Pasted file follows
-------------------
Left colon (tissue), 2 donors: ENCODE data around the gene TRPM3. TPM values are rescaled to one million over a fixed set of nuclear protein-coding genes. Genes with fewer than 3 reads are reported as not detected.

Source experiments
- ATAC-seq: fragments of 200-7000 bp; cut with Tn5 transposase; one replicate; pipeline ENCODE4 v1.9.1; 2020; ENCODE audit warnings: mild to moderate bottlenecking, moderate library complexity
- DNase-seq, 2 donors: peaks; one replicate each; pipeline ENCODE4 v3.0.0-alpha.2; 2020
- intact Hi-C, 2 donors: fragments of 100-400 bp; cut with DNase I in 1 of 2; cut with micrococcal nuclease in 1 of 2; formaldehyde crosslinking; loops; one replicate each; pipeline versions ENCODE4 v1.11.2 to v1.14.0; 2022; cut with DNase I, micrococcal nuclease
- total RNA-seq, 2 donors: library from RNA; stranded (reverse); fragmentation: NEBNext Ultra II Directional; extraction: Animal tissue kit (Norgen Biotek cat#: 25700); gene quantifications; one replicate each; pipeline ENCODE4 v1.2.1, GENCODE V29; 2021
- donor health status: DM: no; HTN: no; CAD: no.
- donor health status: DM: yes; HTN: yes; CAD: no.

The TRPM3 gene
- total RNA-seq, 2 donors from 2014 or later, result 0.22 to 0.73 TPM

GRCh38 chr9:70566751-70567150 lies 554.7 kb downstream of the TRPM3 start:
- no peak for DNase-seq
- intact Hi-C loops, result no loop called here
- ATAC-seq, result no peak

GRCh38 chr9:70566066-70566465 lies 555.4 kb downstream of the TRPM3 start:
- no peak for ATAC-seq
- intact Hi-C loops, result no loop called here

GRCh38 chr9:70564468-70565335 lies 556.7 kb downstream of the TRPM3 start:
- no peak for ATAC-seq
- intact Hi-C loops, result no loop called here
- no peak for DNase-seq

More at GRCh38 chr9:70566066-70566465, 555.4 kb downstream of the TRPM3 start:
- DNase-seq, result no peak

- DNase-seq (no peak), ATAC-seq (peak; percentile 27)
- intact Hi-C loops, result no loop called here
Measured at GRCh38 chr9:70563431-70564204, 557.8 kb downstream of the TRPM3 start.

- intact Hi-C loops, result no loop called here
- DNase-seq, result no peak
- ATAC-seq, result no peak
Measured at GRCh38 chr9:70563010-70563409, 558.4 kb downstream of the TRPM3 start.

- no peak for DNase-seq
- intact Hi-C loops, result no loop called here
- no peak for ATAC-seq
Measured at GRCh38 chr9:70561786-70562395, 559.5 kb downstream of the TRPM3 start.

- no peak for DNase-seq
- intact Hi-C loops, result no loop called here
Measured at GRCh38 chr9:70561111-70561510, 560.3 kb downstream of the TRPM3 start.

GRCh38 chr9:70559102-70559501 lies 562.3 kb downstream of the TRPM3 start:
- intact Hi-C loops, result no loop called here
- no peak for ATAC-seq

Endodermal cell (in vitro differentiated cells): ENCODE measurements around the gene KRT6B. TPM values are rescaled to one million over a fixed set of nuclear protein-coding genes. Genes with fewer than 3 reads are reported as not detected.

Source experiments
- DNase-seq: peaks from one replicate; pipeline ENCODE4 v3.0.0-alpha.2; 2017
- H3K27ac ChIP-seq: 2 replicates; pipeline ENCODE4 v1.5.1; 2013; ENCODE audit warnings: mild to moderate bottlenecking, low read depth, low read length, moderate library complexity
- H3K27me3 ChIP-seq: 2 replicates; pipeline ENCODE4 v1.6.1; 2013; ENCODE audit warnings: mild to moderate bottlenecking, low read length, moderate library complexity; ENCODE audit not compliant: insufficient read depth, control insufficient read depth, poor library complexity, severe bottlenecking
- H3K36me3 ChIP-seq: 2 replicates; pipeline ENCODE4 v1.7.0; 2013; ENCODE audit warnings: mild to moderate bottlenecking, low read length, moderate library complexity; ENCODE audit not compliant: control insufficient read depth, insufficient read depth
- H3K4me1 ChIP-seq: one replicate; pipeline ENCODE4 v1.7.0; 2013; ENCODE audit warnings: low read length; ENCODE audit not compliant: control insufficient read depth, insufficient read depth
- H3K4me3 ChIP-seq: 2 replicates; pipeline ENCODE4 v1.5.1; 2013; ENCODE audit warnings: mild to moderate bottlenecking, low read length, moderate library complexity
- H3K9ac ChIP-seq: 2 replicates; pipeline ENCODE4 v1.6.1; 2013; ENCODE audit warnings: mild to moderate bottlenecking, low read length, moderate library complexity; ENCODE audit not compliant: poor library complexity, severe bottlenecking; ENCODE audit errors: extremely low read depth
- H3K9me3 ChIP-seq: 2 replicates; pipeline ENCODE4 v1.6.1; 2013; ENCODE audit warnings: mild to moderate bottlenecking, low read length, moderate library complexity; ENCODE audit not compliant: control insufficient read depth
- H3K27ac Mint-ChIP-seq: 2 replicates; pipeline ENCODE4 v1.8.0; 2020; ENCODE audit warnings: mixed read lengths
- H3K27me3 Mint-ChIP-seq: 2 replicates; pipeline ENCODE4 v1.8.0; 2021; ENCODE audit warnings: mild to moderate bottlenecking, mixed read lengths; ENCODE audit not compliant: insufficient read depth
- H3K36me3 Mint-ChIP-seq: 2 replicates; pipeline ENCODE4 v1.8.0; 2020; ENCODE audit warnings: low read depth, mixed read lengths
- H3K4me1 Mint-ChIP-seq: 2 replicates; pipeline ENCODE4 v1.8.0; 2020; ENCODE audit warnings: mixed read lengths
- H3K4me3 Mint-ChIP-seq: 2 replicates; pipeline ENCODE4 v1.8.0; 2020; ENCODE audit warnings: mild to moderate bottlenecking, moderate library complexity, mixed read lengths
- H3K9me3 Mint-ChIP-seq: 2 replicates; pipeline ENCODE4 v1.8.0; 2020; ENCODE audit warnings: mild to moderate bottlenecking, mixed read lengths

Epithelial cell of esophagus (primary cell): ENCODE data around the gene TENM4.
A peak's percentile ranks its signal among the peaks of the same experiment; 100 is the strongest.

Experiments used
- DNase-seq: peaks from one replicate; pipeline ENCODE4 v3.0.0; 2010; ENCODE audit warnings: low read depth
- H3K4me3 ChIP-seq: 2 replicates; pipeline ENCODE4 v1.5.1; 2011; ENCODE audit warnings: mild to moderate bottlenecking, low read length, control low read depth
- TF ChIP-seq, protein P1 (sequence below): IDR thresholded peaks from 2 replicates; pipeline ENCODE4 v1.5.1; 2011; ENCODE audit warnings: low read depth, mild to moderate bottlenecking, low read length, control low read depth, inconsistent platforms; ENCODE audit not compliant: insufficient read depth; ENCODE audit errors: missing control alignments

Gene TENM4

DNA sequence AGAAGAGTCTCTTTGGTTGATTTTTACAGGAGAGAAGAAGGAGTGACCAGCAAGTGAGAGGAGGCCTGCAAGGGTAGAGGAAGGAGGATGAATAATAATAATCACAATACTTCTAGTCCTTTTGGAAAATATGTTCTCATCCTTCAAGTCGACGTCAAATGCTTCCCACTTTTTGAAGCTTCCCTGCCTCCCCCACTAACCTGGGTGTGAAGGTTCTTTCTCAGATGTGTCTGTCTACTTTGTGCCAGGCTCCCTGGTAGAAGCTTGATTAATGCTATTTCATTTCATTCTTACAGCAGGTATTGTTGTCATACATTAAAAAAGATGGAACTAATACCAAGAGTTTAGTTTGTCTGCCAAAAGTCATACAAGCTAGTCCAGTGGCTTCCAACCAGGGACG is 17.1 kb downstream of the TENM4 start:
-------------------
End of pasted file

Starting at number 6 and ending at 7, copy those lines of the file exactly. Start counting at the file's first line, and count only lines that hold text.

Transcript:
- total RNA-seq, 2 donors: library from RNA; stranded (reverse); fragmentation: NEBNext Ultra II Directional; extraction: Animal tissue kit (Norgen Biotek cat#: 25700); gene quantifications; one replicate each; pipeline ENCODE4 v1.2.1, GENCODE V29; 2021
- donor health status: DM: no; HTN: no; CAD: no.